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I have an array of NSDictionaries and a NSDictionary iVar (*selectedDictionary) that points to one of the array's objects. *selectedDictionary points to a different object every time the user selects a different row in a NSTableView. Several GUI controls are binded to the selectedDictionary instance (IB).

I just want to make the NSDocument dirty (edited) every time the user alters the above controls. I think using Key Value Observing for ALL the objects in the array and all their kaypaths, is a bit insufficient. Any suggestions?


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NSDocument's support for marking a document as dirty comes directly from the NSUndoManager. The easiest way to change the document to dirty is to do an implementation of Undo, and this is basically going to mean doing the undo inside of the model class that the document is using (or the subclass of NSDocument if you choose to handle all storage directly in there).

Apple has documentation on this here: http://developer.apple.com/library/ios/#documentation/cocoa/Conceptual/UndoArchitecture/Articles/AppKitUndo.html

Since you indicate you have an array of dictionaries, that's going to make it a bit more work to implement, but once you have nailed that, you'll be in good shape.

Alternatively, if you don't want to go with the freebie support provided by NSDocument and NSUndoManager, you can manually handle undo and use the updateChangeCount: method to modify the internal understanding of whether changes have occurred. This takes some work, and likely is a lot less useful than just setting up undo correctly.

As for the efficiency of observing all the objects in the array, I wouldn't worry about it unless you have profiled it and found it to be inefficient. KVO is really pretty darned efficient and we regularly observe multiple values in every element of arrays without seeing performance problems. You have to observe the array itself in order to handle adds and removes (assuming your arrays have this).

As far as I can tell, though, you have a selectedDictionary which is used to determine the other controls that are shown. In this case, you can use KVO to observe the value of selectedDictionary and when it changes, you can remove the observers from the previous selectedDictionary and add them to the keys in the current selectedDictionary. This is basically what bindings is doing in order to handle the display and setting, anyway.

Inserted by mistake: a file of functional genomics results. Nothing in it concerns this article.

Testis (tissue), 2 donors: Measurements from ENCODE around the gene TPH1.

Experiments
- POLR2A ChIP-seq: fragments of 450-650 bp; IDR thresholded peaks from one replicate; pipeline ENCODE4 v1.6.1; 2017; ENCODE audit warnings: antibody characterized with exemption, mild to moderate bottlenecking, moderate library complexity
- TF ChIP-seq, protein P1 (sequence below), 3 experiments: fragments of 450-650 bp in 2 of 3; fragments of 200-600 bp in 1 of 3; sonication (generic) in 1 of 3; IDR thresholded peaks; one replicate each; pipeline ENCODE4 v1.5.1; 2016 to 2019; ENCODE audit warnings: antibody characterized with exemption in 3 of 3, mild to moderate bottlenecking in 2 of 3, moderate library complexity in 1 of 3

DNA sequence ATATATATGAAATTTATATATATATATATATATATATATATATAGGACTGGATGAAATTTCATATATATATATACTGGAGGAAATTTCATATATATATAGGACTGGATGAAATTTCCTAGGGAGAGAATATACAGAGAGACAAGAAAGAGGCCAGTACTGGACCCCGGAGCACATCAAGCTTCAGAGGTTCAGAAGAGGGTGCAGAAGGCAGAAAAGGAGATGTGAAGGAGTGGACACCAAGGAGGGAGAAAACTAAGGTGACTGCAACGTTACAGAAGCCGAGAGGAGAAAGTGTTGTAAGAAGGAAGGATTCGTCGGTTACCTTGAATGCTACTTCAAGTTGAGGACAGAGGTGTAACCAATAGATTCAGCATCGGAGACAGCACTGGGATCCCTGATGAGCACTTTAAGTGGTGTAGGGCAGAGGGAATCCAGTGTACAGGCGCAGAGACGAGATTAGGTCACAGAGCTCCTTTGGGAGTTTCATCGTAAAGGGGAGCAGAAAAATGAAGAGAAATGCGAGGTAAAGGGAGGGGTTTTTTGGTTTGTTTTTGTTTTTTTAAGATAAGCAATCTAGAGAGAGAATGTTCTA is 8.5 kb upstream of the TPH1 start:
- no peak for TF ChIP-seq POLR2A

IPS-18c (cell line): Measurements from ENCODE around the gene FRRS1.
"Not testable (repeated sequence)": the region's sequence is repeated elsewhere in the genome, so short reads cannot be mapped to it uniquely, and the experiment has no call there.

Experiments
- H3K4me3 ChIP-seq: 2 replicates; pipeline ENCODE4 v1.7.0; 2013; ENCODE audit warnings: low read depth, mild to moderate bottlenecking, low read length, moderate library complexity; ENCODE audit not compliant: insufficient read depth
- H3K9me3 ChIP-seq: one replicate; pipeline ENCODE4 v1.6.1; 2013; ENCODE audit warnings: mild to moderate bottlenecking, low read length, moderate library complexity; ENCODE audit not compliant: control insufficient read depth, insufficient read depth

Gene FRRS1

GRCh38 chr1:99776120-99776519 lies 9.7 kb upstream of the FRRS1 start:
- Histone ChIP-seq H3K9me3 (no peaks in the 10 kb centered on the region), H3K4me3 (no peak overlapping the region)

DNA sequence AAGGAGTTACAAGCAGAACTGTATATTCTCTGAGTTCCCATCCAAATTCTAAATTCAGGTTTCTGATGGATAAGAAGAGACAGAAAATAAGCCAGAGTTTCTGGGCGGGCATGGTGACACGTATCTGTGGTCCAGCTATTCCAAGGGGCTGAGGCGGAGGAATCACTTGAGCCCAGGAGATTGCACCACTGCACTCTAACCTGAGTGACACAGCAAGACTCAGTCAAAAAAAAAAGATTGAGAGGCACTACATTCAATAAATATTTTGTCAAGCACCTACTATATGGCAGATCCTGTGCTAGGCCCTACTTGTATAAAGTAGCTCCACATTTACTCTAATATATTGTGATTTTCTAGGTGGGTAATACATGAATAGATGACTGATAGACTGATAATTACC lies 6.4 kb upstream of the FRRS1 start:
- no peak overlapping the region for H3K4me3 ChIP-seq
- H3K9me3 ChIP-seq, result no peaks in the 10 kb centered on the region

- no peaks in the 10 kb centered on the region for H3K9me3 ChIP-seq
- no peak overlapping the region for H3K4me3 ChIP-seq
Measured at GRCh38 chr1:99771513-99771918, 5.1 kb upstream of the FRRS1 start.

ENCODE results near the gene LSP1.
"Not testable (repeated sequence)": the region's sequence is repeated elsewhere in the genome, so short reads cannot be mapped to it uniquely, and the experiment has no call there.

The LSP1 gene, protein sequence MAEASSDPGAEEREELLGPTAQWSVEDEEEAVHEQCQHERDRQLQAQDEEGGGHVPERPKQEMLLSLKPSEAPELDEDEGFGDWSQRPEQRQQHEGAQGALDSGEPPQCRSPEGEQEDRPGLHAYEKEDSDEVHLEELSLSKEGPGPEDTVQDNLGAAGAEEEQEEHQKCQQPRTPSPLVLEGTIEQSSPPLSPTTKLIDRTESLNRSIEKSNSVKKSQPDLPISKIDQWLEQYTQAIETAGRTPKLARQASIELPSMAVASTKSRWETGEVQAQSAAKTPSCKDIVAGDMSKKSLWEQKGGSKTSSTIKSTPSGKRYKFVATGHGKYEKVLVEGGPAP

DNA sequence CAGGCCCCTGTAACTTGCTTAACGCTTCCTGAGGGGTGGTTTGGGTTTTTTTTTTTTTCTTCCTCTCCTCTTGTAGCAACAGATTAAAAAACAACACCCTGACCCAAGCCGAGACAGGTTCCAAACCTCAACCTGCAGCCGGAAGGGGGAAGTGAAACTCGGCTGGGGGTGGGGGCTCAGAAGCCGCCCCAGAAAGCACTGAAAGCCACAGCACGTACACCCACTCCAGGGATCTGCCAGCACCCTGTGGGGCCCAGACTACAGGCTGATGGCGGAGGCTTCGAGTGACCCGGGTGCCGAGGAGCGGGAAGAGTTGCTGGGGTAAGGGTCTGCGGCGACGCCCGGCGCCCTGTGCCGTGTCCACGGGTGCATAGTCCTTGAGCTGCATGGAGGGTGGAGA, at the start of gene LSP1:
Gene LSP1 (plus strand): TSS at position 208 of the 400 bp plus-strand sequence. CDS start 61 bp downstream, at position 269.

One other consideration that I've used in the past is referenced in this StackOverflow post: NSMutableDictionary KVO. If you look at my answer here, I outline a trick for getting notifications when a new key is added or an existing key is deleted. It also has the benefit of giving you a notification when there's any change. It's not always a great solution, but it does save some effort on coding the list of keys to observe.

Beyond that, you'll have to add every key you're expecting to have an effect on the saved state of the document.

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Thank you for your answer, I am familiar with this concept. The issue though is somewhere else: How can I get notified when the user alters a binded (to the selectedDictionary instance values) GUI control!? –  VassilisGr May 25 '12 at 18:49
"... add them to the keys in the current selectedDictionary" as mentioned above. Basically remove the old and add the new when you observe the selection change. –  gaige May 25 '12 at 19:41
Is there a way to add KVO for ALL keys (keypaths) in the "selectedDictionary" at once? or I have to hard-code all 40 keys !? –  VassilisGr May 25 '12 at 21:50
If you know the key paths already exist, you could enumerate over allKeys of the dictionary and add observers of each of them. It's not at once, but it does allow for quick access. I've also put a pointer here to an older post which I answered about how to watch for added/removed keys in an NSMutableDictionary –  gaige May 26 '12 at 3:00
it would be nice if there was something like a wildcard in keypaths. Anyway, the enumeration is promising while I'll wait a little bit for other ideas or sth. Thanks! –  VassilisGr May 26 '12 at 3:33

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